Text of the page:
Learn what you can do locally to implement policies and programs that can transform your community, from DAY 1’s national livability experts Michael Ronkin, Harrison Rue, and Scott Windley to Day 2’s ITE Manual authorities Phil Caruso, Brian Bochner and G. Wade Walker.

Whether you are seeking a multi dimensional, motivating, and practical experience, or a technical guide for innovative applications - or BOTH - you will find value, inspiration and skills at MAP’s TB2.

Follow this link for online registration and to view the program brochure, with details about keynote speakers, session descriptions, and mobile workshops.

This week the Washtenaw County Road Commission approved road diets (turning a four lane road into two traffic lanes, a center turn lane and bike lanes) for Golfside Road in Pittsfield Township and Ford Boulevard in Ypsilanti Township.

At the meeting opponents of the Ford Boulevard road diet argued that such a configuration would put them out of business, and that the number of crashes on Ford Boulevard were not all that many. Road Commission staff, however, pointed out that Ford Boulevard’s crash rate is much higher than it should be and that study after study has shown that road diets reduce crash rates.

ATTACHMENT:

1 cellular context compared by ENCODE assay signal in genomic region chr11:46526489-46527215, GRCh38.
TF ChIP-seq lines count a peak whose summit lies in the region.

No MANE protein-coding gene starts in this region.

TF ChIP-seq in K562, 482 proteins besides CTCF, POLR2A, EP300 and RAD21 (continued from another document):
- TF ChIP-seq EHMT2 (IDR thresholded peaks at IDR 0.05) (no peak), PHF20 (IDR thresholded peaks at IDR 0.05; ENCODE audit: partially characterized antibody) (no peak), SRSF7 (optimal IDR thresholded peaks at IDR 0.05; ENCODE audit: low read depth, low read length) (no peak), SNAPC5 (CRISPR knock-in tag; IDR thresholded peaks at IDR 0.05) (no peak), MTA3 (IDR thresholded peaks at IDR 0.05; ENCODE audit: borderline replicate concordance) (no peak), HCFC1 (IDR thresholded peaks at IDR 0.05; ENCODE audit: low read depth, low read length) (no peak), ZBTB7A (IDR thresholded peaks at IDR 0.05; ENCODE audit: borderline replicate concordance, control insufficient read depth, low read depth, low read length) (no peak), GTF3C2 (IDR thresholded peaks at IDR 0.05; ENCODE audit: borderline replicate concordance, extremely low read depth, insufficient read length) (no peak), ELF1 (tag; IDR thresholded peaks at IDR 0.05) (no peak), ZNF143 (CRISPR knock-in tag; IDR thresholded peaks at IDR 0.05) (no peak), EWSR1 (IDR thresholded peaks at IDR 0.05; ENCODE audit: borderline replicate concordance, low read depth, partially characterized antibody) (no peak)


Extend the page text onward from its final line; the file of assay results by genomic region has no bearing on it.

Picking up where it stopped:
Supporters of the road diets included League of Michigan Bicyclists, Washtenaw Bicycling and Walking Coalition, Bike Ypsi and Friends of the Border To Border Trail, all Michigan Complete Streets Coalition partners.

Construction on Ford Boulevard is expected to take place in 2011.

Road Diets are a cost-effective tool to calm traffic and reclaim street space for other roadway users such as bicyclists. With many Michigan roads built for to carry a larger amount of automobile capacity than they actually do, road diets are low hanging fruit opportunities for Complete Streets advocates to push for in their own communities.

Road diets, however, do not always go over well with the auto-centric public, as has been seen recently in Williamston and Jackson.  It just goes to show why nonmotorized plans and Complete Streets policies are so important so these battles do not happen on a road by road basis.

We salute the Washtenaw County Road Commission for supporting the concept of road diets.  They may find that adopting their own Complete Streets policy, as the Ingham County Road Commission recently did, may help demonstrate to the community a long-term commitment to building active transportation infrastructure.